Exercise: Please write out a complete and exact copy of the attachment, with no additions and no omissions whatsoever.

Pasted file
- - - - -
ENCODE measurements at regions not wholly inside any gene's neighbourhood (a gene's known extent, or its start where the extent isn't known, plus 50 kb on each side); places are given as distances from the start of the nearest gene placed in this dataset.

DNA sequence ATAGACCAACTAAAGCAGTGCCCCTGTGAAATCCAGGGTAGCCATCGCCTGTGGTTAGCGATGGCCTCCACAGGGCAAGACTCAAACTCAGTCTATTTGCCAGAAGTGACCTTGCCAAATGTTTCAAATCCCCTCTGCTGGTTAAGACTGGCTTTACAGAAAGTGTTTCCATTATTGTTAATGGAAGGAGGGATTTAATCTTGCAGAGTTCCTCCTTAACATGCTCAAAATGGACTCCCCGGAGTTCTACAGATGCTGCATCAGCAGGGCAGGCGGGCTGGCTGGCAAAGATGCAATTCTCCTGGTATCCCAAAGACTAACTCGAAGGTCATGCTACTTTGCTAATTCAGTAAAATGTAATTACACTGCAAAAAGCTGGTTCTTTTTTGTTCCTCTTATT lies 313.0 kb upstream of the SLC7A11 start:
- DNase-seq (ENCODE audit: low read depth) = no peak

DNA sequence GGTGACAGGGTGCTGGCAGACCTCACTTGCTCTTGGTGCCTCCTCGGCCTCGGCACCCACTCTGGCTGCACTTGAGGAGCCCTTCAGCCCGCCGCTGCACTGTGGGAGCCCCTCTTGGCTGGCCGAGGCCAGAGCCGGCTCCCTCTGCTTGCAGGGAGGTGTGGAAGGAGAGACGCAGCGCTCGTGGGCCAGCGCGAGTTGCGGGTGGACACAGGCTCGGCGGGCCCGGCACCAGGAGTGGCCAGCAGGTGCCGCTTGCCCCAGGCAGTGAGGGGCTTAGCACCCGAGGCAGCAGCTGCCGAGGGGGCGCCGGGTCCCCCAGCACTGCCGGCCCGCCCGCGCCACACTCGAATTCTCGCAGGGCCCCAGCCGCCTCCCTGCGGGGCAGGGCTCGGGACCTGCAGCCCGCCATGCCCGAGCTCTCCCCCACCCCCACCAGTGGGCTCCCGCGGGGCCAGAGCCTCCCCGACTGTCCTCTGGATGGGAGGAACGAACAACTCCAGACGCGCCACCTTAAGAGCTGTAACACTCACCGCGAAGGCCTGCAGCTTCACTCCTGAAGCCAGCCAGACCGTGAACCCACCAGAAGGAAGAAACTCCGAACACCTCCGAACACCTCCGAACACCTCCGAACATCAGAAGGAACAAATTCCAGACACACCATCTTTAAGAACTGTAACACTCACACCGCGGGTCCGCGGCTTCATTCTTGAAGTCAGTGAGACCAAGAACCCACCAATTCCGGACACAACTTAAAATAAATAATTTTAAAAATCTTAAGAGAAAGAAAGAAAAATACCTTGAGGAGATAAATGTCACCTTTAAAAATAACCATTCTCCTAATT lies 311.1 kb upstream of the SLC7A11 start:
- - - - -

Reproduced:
ENCODE measurements at regions not wholly inside any gene's neighbourhood (a gene's known extent, or its start where the extent isn't known, plus 50 kb on each side); places are given as distances from the start of the nearest gene placed in this dataset.

DNA sequence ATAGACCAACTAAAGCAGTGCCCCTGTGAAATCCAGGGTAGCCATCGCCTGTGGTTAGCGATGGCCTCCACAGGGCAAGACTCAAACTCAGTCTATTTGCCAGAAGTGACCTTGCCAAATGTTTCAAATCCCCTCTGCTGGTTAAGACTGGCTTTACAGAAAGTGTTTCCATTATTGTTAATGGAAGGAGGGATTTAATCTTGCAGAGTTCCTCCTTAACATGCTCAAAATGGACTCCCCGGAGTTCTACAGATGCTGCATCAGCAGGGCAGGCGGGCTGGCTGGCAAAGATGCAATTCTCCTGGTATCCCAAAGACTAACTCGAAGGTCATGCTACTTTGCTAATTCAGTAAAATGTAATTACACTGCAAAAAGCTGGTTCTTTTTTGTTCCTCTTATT lies 313.0 kb upstream of the SLC7A11 start:
- DNase-seq (ENCODE audit: low read depth) = no peak

DNA sequence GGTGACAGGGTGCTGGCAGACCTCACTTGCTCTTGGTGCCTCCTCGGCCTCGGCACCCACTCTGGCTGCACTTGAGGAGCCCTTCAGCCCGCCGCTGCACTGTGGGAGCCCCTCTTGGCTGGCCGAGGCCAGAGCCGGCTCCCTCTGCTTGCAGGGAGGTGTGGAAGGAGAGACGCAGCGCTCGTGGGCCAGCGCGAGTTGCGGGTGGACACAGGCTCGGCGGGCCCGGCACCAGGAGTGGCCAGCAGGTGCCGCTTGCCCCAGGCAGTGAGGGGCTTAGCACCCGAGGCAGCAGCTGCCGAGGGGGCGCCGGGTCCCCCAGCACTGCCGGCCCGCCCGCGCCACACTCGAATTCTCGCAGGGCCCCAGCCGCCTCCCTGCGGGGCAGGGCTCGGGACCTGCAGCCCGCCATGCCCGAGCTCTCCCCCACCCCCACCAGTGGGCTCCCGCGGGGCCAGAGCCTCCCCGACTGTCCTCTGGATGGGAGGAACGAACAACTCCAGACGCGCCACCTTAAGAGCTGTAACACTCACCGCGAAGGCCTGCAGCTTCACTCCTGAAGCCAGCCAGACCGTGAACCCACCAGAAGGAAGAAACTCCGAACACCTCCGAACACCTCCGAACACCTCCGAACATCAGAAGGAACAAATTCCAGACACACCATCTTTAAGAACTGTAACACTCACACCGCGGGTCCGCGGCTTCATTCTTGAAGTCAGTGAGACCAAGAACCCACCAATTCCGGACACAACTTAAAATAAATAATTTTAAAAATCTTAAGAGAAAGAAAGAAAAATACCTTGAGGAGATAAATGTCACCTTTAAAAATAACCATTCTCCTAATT lies 311.1 kb upstream of the SLC7A11 start: